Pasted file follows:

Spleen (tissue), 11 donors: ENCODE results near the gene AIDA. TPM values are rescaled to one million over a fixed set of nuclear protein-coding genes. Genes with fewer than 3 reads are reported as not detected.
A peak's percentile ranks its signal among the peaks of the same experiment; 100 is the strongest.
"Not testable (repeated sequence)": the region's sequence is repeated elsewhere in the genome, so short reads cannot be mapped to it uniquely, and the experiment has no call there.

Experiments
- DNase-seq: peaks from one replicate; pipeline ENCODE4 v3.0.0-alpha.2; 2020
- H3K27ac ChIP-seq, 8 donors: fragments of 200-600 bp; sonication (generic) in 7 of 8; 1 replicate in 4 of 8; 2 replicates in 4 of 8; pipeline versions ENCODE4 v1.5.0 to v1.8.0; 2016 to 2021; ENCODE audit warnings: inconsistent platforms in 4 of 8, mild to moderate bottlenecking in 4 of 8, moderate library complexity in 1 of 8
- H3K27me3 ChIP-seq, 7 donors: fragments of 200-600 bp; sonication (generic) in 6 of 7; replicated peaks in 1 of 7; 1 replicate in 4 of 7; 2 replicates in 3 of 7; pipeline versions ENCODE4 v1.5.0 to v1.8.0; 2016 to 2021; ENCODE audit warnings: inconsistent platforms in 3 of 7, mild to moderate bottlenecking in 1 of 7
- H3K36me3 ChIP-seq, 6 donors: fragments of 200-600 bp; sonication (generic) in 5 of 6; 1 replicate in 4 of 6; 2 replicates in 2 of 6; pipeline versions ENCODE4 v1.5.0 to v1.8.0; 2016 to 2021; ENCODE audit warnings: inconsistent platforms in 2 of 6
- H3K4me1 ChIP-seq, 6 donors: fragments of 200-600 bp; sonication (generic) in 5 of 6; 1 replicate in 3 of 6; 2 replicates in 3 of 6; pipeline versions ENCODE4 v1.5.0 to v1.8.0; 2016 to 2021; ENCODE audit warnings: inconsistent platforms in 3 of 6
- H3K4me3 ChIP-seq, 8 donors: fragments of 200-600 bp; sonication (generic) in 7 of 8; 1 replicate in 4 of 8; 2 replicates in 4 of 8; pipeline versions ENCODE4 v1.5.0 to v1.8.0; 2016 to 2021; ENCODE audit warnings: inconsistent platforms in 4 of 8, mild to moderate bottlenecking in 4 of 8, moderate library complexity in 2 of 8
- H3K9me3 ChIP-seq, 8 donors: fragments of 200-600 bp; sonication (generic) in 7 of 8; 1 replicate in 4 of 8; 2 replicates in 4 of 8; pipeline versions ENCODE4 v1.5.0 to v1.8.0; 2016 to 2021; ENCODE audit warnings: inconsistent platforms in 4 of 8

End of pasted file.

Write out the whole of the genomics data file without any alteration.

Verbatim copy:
Spleen (tissue), 11 donors: ENCODE results near the gene AIDA. TPM values are rescaled to one million over a fixed set of nuclear protein-coding genes. Genes with fewer than 3 reads are reported as not detected.
A peak's percentile ranks its signal among the peaks of the same experiment; 100 is the strongest.
"Not testable (repeated sequence)": the region's sequence is repeated elsewhere in the genome, so short reads cannot be mapped to it uniquely, and the experiment has no call there.

Experiments
- DNase-seq: peaks from one replicate; pipeline ENCODE4 v3.0.0-alpha.2; 2020
- H3K27ac ChIP-seq, 8 donors: fragments of 200-600 bp; sonication (generic) in 7 of 8; 1 replicate in 4 of 8; 2 replicates in 4 of 8; pipeline versions ENCODE4 v1.5.0 to v1.8.0; 2016 to 2021; ENCODE audit warnings: inconsistent platforms in 4 of 8, mild to moderate bottlenecking in 4 of 8, moderate library complexity in 1 of 8
- H3K27me3 ChIP-seq, 7 donors: fragments of 200-600 bp; sonication (generic) in 6 of 7; replicated peaks in 1 of 7; 1 replicate in 4 of 7; 2 replicates in 3 of 7; pipeline versions ENCODE4 v1.5.0 to v1.8.0; 2016 to 2021; ENCODE audit warnings: inconsistent platforms in 3 of 7, mild to moderate bottlenecking in 1 of 7
- H3K36me3 ChIP-seq, 6 donors: fragments of 200-600 bp; sonication (generic) in 5 of 6; 1 replicate in 4 of 6; 2 replicates in 2 of 6; pipeline versions ENCODE4 v1.5.0 to v1.8.0; 2016 to 2021; ENCODE audit warnings: inconsistent platforms in 2 of 6
- H3K4me1 ChIP-seq, 6 donors: fragments of 200-600 bp; sonication (generic) in 5 of 6; 1 replicate in 3 of 6; 2 replicates in 3 of 6; pipeline versions ENCODE4 v1.5.0 to v1.8.0; 2016 to 2021; ENCODE audit warnings: inconsistent platforms in 3 of 6
- H3K4me3 ChIP-seq, 8 donors: fragments of 200-600 bp; sonication (generic) in 7 of 8; 1 replicate in 4 of 8; 2 replicates in 4 of 8; pipeline versions ENCODE4 v1.5.0 to v1.8.0; 2016 to 2021; ENCODE audit warnings: inconsistent platforms in 4 of 8, mild to moderate bottlenecking in 4 of 8, moderate library complexity in 2 of 8
- H3K9me3 ChIP-seq, 8 donors: fragments of 200-600 bp; sonication (generic) in 7 of 8; 1 replicate in 4 of 8; 2 replicates in 4 of 8; pipeline versions ENCODE4 v1.5.0 to v1.8.0; 2016 to 2021; ENCODE audit warnings: inconsistent platforms in 4 of 8